pathways, as Ras and PI3-kinase are able to interact and activate each other [35,36]. PLCy-dependent activation of sphingosine kinase [37,38] and PKC and can also be important for motility response. RasGAP, a negative regulator of Ras, has been shown to inhibit chemotaxis [39]. However, RasGAP has also been shown to have a positive impact on motility that is most likely independent of Ras [40]. Another chemotaxis pathway is initiated at SFK binding sites in the juxtamembrane domain of the PDGF a receptor, as determined by mutating these tyrosines to phenylalanine residues [41]. However, it is not yet clear whether it is Src family kinases or other signal transduction molecules binding to the same sites that are responsible for cell migration, as in triple SFK knockout cells PDGF-AA-dependent cell migration was intact [42]. Other positive mediators of PDGF-induced cell motility include SHP-2, which can work as adaptor molecule for Grb2/Sos1, and LMW-PTP, which acts presumably by inactivating p190RhoGAP and, consequently, activating Rho and causing cytoskeletal rearrangements [30].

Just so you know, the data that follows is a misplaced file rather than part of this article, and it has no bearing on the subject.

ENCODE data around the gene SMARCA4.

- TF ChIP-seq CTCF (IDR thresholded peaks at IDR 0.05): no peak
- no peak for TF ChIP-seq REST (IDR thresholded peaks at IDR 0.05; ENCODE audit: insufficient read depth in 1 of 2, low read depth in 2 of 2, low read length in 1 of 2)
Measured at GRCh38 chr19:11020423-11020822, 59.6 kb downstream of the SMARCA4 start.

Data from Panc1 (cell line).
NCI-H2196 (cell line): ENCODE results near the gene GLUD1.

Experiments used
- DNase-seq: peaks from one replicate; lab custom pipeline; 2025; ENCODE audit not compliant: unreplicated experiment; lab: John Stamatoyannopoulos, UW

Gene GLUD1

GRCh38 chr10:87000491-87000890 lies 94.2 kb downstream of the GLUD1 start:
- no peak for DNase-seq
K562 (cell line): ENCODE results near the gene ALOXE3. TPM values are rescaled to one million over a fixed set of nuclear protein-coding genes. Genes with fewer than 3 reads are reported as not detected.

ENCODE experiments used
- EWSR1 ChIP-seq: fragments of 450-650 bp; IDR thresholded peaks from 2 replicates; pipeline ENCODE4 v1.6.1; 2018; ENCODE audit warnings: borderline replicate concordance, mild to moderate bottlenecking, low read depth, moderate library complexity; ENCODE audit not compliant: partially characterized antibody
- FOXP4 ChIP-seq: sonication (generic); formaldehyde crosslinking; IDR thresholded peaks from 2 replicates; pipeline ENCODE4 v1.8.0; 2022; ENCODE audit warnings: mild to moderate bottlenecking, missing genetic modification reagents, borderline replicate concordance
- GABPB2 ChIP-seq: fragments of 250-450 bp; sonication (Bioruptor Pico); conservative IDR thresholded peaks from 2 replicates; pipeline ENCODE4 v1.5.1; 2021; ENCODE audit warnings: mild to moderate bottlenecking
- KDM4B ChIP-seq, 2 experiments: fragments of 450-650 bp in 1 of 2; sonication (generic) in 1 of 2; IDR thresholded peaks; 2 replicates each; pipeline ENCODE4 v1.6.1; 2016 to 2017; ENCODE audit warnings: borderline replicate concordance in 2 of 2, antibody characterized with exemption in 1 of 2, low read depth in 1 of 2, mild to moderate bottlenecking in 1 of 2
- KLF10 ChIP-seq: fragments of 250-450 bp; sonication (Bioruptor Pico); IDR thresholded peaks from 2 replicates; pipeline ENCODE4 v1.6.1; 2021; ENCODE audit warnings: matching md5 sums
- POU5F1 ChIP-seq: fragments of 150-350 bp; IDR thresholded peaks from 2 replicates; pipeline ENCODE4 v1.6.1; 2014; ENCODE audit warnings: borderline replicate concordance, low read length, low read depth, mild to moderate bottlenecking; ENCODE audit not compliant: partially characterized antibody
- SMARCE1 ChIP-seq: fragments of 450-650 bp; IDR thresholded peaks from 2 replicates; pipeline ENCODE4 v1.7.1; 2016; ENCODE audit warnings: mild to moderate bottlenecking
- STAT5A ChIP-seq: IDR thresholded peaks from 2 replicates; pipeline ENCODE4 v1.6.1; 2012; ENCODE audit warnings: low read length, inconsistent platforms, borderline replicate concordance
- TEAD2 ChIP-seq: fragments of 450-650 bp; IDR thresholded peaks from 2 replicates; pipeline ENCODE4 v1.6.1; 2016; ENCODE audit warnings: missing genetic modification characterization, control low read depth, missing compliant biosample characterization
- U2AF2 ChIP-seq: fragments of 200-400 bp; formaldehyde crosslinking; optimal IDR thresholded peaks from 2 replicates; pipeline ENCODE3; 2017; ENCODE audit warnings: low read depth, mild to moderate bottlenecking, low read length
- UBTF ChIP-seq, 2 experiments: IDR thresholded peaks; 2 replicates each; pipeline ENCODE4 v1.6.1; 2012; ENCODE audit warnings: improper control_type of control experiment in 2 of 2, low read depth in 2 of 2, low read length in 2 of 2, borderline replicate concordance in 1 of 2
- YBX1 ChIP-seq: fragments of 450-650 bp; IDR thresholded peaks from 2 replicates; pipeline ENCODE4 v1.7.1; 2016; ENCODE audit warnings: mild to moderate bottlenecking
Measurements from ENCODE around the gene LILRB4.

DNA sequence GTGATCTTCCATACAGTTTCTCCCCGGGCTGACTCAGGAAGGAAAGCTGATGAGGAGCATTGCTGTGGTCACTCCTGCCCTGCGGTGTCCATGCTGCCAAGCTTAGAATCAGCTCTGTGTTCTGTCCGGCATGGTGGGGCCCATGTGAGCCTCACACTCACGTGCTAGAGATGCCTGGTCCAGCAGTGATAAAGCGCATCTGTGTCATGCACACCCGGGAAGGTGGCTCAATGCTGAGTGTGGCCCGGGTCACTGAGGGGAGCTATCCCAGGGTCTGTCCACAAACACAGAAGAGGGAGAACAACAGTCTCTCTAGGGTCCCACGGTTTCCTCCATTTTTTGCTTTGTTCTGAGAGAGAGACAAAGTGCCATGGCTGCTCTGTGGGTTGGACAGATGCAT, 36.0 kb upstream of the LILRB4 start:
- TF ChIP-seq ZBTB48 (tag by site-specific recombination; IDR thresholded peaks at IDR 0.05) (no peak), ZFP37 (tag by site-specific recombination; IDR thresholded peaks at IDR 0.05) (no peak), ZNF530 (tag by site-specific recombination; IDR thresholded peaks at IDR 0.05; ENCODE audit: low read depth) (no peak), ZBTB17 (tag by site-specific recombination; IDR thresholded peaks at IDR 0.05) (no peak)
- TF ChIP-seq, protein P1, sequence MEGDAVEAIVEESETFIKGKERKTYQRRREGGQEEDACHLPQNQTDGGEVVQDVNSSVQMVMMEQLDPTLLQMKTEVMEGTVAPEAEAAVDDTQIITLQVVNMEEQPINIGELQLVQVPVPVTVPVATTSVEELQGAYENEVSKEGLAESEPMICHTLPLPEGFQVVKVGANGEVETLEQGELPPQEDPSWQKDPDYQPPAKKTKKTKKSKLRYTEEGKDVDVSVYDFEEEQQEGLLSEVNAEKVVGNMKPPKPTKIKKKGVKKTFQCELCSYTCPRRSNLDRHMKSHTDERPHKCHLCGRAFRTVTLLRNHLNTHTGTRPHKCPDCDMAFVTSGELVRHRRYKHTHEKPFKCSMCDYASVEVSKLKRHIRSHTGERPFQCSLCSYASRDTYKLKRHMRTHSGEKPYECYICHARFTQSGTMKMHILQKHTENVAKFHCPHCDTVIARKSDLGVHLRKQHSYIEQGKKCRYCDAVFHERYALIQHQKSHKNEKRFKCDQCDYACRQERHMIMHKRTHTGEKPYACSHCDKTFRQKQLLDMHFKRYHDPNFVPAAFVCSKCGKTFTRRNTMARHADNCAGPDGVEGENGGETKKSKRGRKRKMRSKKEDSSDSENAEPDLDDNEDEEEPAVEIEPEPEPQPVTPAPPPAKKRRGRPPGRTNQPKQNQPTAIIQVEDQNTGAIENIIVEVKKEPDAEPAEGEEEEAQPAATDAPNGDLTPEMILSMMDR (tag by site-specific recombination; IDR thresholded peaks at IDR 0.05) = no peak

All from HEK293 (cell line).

In addition to chemotaxis, other PDGF-induced cellular responses include proliferation, differentiation (in certain cell types), and protection from apoptosis, as well as rapid Ca2+ fluxes and cytoskeletal rearrangements [19,20]. It is necessary to note that aa and PP homodimers of the PDGF receptor cause different, although partially overlapping, cellular responses [20], due to the differences in their ability to bind signaling proteins (Fig. 2). Heterodimeric a/p receptor is believed to have unique signaling properties due to altered phosphorylation pattern of both the a and P subunits [31,32].